HIFU is defined as targeted, high-frequency sound waves that have therapeutic effects in soft-tissue tumors like those found in breast and prostate cancers. The heat from the sound wave kills cancer cells and their vascular systems, and exposure to ultrasound frequencies can make cell membranes more permeable, increasing the efficacy of drug uptake. However, HIFU cannot pass through air or solid bone, which could seemingly bar its use for the treatment of brain cancer. However, Dr. Thanh Nguyen from the University of Connecticut has proposed a solution. Instead of working through the skull, get the ultrasound to work inside of it. 


Implanted Innovation: Therapeutic Frequencies 

Getting ultrasound waves into the human brain is a daunting and invasive task. Implanted ceramic ultrasounds have been utilized before to make chemotherapy more effective, however, these devices require two invasive surgeries (one for implantation, and one for removal). The Nguyen lab works to address this problem, creating an implanted ultrasound that is biodegradable. 

In order to find a material that can emit an ultrasound frequency and harmlessly dissolve within the brain, the Nguyen lab turned to a property known as piezoelectricity. Piezoelectricity is the ability of a material to emit a frequency after being stimulated with an electric current. One material with this property is glycine, a common amino acid that is biodegradable. However, engineering with glycine can be difficult; it is a brittle material that shatters easily. To overcome this, Nguyen and his team decided to embrace glycine’s temperamental nature, and intentionally grew and shattered glycine, creating microscopic crystals. They then processed the crystals with a biodegradable polymer known as polycaprolactone to create a biodegradable and piezoelectric  film, generating ultrasound waves with the same intensity as a traditional ceramic implant. 


When tested in mice, the use of this ultrasound drastically increased the efficacy of paclitaxel (PTX), a therapeutic agent for brain cancer that has difficulty surpassing the blood-brain barrier in an entire dose. When PTX was used in tandem with the ultrasound, it was significantly more effective, with mice showing marked tumor reduction and increased life expectancy. Additionally, no adverse effects of the device were found 6 months after initial implantation. The implanted ultrasound has now moved into safety and efficacy testing in large mammals. These results not only suggest promise for future use of this ultrasound against glioblastomas, but also open the door for similar ultrasound-based technologies for neural conditions beyond cancer.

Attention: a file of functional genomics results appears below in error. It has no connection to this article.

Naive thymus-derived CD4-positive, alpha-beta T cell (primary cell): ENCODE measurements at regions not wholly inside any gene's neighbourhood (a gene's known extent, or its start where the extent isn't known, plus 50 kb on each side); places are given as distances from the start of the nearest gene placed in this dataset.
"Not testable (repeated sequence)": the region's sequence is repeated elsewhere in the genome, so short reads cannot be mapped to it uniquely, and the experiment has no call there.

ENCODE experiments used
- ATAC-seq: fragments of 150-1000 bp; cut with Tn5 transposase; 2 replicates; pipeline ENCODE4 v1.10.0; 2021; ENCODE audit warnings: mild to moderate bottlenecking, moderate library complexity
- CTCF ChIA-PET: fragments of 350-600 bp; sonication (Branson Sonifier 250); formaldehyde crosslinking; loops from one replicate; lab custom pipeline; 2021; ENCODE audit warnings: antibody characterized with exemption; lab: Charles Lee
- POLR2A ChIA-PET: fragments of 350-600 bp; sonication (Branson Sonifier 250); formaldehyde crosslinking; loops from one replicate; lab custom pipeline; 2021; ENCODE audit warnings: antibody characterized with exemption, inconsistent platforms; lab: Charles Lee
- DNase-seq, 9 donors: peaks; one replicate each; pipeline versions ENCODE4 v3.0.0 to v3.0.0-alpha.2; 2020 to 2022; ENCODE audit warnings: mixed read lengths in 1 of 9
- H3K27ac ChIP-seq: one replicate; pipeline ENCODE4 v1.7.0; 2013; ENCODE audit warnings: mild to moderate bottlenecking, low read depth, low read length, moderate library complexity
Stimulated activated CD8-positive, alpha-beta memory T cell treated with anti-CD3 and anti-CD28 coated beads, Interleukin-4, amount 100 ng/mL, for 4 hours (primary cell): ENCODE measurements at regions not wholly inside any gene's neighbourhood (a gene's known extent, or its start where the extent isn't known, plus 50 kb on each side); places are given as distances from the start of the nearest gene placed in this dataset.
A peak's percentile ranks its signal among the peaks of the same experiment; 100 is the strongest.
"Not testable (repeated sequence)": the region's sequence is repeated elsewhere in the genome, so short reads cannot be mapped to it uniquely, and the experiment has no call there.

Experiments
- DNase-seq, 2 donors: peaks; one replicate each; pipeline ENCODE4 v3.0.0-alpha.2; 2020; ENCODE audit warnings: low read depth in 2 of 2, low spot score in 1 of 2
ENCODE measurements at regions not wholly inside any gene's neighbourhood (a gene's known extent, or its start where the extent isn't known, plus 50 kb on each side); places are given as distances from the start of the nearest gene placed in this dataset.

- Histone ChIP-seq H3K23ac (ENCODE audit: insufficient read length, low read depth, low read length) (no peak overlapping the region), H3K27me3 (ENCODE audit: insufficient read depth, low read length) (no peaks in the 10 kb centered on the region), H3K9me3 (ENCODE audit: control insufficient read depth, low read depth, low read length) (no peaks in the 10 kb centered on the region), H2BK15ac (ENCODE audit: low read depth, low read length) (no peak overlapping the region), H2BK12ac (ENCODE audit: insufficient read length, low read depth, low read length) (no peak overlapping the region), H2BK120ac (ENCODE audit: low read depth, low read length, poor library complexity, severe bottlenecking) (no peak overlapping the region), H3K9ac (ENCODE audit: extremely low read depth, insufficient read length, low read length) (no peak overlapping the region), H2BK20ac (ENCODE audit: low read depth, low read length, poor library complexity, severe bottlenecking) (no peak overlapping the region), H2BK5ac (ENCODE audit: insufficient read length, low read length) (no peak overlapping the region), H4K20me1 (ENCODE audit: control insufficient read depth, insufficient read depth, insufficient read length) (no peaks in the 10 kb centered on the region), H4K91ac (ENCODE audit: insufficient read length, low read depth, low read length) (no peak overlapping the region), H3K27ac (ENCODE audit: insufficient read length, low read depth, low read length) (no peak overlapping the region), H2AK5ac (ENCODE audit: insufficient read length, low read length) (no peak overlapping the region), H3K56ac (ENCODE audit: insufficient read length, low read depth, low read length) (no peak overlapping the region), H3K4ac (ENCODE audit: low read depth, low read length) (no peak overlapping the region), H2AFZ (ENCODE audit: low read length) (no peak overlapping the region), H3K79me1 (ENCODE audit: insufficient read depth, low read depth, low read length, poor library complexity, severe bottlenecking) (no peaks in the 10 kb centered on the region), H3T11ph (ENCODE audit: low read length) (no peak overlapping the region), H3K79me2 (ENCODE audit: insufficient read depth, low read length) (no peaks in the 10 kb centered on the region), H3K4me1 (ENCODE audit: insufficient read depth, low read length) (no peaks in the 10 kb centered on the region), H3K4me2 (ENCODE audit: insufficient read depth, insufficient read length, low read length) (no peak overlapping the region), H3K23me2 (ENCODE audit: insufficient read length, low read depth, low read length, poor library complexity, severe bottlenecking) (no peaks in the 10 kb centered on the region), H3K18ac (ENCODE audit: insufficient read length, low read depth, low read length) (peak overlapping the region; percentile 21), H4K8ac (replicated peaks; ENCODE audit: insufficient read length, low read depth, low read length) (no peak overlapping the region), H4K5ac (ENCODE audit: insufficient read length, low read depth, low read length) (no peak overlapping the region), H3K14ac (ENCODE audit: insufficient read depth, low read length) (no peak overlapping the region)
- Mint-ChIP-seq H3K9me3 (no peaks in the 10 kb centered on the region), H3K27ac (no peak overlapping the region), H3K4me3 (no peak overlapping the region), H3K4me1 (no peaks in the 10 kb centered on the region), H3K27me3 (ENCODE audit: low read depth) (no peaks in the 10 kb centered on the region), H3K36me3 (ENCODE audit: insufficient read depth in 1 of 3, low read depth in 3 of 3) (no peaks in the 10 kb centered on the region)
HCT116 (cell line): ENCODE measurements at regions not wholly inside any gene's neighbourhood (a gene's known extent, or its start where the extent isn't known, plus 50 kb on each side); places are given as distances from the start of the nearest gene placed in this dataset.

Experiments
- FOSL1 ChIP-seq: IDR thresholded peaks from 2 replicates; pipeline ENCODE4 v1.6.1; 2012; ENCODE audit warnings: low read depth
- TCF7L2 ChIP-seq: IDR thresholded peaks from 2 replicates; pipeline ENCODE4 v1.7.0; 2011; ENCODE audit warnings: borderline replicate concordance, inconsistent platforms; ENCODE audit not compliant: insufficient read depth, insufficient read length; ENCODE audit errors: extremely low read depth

Increasing the Frequency: New Waves in Cancer Treatment

The success of this device creates questions about the future of cancer treatment. It is unknown whether patients will embrace surgery for implantation when known surgeries for resections exist. Additionally, the potential accessibility of this device or how it would affect existing chemotherapy regimens is unknown. While there are questions regarding the dissemination of this technology and its public reception, it is certain that the approach behind the implant has the potential revolutionize treatment development for diseases like cancer. Rather than searching for newer, more effective drugs, making the body more efficient and surpassing elements like that of the blood-brain barrier through interdisciplinary approaches may be the key to therapeutic advancements. By working to tackle the source of an issue through therapeutics, engineering has the potential to idealize medical research. As Dr. Nguyen’s work demonstrates, the solution can be bioengineered, and may even end up being all in your head.